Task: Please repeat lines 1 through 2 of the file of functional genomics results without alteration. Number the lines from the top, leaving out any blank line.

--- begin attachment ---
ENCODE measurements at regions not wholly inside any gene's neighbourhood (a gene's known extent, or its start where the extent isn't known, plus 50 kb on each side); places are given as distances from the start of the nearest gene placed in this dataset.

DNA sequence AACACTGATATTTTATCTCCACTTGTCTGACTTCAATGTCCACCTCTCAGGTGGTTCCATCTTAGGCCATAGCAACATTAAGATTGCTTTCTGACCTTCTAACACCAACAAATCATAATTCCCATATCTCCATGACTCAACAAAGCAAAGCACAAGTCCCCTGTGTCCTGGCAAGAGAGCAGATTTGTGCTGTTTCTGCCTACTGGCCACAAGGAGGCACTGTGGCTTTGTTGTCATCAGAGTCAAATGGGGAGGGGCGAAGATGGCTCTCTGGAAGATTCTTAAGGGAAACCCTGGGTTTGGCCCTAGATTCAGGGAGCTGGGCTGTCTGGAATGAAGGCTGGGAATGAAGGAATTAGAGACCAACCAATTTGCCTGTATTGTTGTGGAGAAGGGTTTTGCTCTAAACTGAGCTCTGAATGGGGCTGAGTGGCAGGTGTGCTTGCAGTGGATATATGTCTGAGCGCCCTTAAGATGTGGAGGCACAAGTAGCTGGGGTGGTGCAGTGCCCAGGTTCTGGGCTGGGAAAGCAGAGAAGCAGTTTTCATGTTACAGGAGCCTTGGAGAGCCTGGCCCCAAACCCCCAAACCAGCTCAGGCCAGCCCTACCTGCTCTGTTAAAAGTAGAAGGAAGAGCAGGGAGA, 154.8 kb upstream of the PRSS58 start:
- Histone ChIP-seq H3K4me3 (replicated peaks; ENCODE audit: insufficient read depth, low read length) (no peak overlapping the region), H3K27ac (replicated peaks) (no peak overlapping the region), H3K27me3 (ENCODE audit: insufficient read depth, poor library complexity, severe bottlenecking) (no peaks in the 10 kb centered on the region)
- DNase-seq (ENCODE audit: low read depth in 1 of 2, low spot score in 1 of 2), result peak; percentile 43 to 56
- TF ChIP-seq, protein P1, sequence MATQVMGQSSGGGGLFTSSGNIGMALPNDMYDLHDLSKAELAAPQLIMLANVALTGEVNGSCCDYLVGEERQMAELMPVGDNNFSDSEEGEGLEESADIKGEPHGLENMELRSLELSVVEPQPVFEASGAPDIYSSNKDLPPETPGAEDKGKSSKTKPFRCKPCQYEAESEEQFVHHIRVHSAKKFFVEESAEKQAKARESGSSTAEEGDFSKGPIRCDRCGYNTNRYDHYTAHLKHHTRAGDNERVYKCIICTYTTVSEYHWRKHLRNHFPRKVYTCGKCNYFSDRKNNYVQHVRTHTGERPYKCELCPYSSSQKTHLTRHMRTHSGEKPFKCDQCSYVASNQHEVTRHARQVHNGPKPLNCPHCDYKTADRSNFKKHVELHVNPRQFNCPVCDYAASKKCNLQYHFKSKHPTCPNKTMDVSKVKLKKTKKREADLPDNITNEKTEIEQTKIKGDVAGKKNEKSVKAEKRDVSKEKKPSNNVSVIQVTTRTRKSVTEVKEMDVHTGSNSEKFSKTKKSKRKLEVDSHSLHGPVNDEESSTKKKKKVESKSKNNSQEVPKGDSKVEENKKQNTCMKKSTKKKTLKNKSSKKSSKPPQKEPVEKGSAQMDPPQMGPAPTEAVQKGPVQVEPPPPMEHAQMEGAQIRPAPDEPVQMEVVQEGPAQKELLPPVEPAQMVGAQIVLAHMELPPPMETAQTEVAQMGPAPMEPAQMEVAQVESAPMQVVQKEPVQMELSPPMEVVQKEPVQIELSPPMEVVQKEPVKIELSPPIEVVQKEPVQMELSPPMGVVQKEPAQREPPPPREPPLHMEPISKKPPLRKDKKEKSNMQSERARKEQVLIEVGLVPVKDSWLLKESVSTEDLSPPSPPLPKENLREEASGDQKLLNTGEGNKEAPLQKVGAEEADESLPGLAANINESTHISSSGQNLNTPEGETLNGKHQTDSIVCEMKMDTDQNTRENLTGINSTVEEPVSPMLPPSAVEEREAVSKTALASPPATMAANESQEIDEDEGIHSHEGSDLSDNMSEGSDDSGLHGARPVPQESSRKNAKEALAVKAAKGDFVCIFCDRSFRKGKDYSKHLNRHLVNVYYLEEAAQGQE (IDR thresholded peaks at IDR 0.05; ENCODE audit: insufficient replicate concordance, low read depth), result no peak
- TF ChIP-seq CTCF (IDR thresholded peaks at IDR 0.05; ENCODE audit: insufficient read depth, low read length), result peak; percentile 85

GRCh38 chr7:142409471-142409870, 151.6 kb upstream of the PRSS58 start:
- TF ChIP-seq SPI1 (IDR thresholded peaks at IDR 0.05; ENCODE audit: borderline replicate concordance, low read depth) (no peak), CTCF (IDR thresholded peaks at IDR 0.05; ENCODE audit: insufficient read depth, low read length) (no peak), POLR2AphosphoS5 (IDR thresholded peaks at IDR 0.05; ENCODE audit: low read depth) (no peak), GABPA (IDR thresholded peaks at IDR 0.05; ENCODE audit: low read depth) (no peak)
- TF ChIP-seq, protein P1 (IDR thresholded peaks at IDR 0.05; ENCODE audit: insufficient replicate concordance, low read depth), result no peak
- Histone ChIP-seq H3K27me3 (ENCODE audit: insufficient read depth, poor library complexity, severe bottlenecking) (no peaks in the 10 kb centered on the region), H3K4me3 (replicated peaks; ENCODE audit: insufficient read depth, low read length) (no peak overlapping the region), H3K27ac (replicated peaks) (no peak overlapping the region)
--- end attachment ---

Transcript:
ENCODE measurements at regions not wholly inside any gene's neighbourhood (a gene's known extent, or its start where the extent isn't known, plus 50 kb on each side); places are given as distances from the start of the nearest gene placed in this dataset.

DNA sequence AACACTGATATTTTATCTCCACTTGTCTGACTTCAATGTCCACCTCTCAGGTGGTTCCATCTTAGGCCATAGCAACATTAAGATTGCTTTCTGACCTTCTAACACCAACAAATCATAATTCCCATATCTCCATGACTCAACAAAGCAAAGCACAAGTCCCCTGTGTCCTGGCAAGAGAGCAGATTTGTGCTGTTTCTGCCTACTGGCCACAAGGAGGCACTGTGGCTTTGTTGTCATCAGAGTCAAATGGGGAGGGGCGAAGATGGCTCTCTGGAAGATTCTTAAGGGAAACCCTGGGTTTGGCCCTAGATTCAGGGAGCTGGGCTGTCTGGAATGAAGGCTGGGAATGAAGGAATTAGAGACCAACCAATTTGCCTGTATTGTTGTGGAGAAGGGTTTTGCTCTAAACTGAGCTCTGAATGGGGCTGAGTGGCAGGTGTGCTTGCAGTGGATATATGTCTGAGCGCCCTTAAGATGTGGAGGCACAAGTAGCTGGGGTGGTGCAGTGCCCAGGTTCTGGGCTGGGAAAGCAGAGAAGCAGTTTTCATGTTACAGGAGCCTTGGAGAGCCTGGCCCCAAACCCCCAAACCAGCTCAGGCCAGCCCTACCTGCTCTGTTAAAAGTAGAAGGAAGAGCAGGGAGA, 154.8 kb upstream of the PRSS58 start: